Two diets with equal calories were compared. Eating a big breakfast did not result in greater fat loss or weight loss compared to a big dinner. There was no metabolic advantage of eating a big breakfast compared to a big dinner. Calorie utilization does not differ by time of day. Appetite scores tended to be lower for those eating a big breakfast than those eating a big dinner.
HUGE BREAKFAST VS BIG DINNER STUDY OF EQUAL CALORIES
Two diets with equal calories were compared. Eating a huge breakfast did not result in greater fat loss or weight loss compared to a big dinner.
There was no metabolic advantage of eating a big breakfast compared to a big dinner. Calorie utilization does not differ by time of day.
Appetite scores tended to be lower for those eating a big breakfast than those eating a big dinner.
The fitness community has been led to believe that magical “eating windows” can result in superior changes in body composition (i.e., greater fat loss and muscle gains). For many years, bodybuilders believed that nutrient timing or eating protein after workouts resulted in greater gains in muscle, yet we now know this is untrue. Similarly, consuming protein before bed was thought to result in greater muscularity, which was also proven untrue.
SHOULD A HUGE BREAKFAST BE THE BIGGEST MEAL OF THE DAY?
Current dietary recommendations are that a “calorie is a calorie” no matter what time you consume them. However, several studies have challenged this concept with findings that suggest that calories consumed earlier in the day result in greater weight loss than calories consumed later in the day. (Garaulet et al., 2013; Jakubowicz et al., 2013; Ruddick-Collins et al., 2018) Shift work can result in a circadian misalignment of our body’s natural rhythms, resulting in a risk of gaining weight and pre-disposal to diabetes.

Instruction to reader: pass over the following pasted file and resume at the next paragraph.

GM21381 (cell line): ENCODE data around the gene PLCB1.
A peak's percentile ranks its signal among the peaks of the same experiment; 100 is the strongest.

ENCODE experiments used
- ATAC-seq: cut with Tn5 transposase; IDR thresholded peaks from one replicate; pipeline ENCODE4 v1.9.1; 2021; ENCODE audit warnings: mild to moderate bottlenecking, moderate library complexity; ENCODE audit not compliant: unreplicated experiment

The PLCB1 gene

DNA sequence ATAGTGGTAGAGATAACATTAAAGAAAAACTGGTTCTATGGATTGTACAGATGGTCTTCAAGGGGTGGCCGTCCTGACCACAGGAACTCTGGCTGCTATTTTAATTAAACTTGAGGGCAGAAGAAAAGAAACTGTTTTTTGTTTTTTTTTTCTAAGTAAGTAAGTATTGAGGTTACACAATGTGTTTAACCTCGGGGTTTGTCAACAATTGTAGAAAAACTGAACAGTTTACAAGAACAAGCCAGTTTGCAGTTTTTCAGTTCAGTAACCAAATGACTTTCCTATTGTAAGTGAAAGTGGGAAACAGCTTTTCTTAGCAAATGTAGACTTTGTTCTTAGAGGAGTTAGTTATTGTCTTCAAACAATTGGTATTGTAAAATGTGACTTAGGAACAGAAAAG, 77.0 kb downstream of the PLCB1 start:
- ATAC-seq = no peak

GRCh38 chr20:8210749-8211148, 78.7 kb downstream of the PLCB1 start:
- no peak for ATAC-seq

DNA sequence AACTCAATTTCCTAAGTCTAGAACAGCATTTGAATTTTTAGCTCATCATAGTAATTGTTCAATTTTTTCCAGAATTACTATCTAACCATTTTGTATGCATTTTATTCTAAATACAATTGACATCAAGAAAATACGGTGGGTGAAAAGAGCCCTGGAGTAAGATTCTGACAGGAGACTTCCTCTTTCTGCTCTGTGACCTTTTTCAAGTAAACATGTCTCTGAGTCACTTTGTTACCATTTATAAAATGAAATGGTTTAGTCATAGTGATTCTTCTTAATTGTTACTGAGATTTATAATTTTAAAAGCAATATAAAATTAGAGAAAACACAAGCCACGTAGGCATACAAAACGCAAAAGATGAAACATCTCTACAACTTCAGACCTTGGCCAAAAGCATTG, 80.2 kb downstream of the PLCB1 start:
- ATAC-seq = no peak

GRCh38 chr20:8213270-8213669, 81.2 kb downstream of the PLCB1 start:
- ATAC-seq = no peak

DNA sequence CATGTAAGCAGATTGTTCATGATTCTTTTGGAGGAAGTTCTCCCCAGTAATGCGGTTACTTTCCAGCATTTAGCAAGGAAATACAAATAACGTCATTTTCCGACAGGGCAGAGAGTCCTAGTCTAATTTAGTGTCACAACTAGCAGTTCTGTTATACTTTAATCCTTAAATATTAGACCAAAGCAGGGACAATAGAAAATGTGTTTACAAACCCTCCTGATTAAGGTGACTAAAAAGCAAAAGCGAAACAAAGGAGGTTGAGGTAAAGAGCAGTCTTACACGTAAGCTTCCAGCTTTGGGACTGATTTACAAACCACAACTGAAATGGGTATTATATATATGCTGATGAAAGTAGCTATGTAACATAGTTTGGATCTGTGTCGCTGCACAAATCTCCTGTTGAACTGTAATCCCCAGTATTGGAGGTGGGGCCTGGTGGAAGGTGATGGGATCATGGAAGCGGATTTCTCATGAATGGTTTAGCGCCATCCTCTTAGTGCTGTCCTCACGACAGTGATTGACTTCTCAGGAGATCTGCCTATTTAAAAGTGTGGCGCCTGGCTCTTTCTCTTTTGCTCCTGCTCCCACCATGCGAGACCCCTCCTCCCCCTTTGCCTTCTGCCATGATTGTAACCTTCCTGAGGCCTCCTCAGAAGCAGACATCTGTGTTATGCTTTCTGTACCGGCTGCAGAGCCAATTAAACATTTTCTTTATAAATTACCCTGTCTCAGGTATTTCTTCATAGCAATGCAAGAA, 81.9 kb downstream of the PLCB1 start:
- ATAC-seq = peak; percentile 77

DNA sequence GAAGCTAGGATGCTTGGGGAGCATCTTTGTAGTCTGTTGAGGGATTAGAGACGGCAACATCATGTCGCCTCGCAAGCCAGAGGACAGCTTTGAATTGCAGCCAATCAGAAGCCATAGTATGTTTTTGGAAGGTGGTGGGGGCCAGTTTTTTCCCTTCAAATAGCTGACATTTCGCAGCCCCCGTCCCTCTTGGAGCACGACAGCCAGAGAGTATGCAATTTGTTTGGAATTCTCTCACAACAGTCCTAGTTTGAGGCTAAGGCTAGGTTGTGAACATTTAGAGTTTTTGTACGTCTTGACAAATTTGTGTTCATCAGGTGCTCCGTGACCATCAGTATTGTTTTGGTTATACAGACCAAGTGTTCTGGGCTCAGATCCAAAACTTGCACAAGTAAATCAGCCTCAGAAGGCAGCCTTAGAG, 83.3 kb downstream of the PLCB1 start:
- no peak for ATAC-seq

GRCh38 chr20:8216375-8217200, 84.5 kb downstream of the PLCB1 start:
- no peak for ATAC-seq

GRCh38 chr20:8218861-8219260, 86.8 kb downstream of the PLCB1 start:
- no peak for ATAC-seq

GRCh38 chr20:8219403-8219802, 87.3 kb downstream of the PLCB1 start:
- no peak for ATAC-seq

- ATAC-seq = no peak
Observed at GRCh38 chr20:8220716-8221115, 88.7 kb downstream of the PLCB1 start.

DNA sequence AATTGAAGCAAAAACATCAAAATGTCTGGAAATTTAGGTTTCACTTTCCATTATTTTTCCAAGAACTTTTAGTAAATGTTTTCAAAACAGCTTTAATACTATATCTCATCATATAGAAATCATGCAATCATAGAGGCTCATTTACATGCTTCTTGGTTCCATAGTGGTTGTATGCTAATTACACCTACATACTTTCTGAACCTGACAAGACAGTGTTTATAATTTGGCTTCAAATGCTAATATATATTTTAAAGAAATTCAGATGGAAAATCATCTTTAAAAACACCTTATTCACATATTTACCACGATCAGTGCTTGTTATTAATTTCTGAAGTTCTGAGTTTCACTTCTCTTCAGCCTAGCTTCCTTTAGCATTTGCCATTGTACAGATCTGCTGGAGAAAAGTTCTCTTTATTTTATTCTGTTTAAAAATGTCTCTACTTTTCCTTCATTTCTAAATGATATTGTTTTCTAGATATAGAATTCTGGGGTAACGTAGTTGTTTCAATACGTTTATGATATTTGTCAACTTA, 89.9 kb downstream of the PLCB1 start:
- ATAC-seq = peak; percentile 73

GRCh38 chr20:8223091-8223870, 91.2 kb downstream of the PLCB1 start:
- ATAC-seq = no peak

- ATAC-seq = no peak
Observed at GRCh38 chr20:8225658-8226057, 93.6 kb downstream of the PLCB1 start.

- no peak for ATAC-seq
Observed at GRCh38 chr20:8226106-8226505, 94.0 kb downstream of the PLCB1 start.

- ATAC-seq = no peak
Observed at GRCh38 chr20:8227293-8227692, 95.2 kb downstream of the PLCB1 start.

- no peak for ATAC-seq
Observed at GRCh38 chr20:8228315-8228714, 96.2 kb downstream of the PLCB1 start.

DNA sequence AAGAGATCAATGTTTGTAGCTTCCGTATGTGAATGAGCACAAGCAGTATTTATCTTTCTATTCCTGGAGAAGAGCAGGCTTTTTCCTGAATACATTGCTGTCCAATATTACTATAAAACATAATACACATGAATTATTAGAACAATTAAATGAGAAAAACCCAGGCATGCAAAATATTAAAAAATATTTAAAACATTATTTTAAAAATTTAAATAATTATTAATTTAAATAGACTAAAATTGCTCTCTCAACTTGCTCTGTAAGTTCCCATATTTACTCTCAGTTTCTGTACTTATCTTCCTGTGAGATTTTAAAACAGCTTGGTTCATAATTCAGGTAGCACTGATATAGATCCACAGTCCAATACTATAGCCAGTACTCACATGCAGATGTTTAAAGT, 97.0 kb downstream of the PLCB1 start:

The study by Jakubowicz et al. found that subjects consuming most of the calories earlier in the day resulted in greater weight loss than those consuming calories later in the day (i.e., 5.1 kg or 11.2 pounds more weight loss). Garaulet et al. found that a big breakfast with similar calories as a big dinner resulted in superior weight loss. (i.e., 2.2 kg or 1 pound greater weight loss). This suggests that calories in a big breakfast are less likely to be stored as body fat than similar calories in the evening.
SHOULD BREAKFAST BE YOUR BIGGEST MEAL?
Time-restricted feeding studies in which subjects must eat a big breakfast and skip lunch have also found greater weight loss results. The rationale for the advantages of more weight loss with a bigger breakfast has been contributed to greater thermogenesis, increased energy expenditure, and greater suppression of appetite-regulating hormones.
A CLOSER LOOK AT HUGE BREAKFAST-RELATED METABOLIC BENEFITS
We know the body has strict circadian rhythms regulated throughout the day. Chrononutrition is the science of how food, metabolism, meal timing, and your body clock interact. This section will break down some of the individual components and compare them to other research studies.
DOES A HUGE BREAKFAST INCREASE THERMOGENESIS?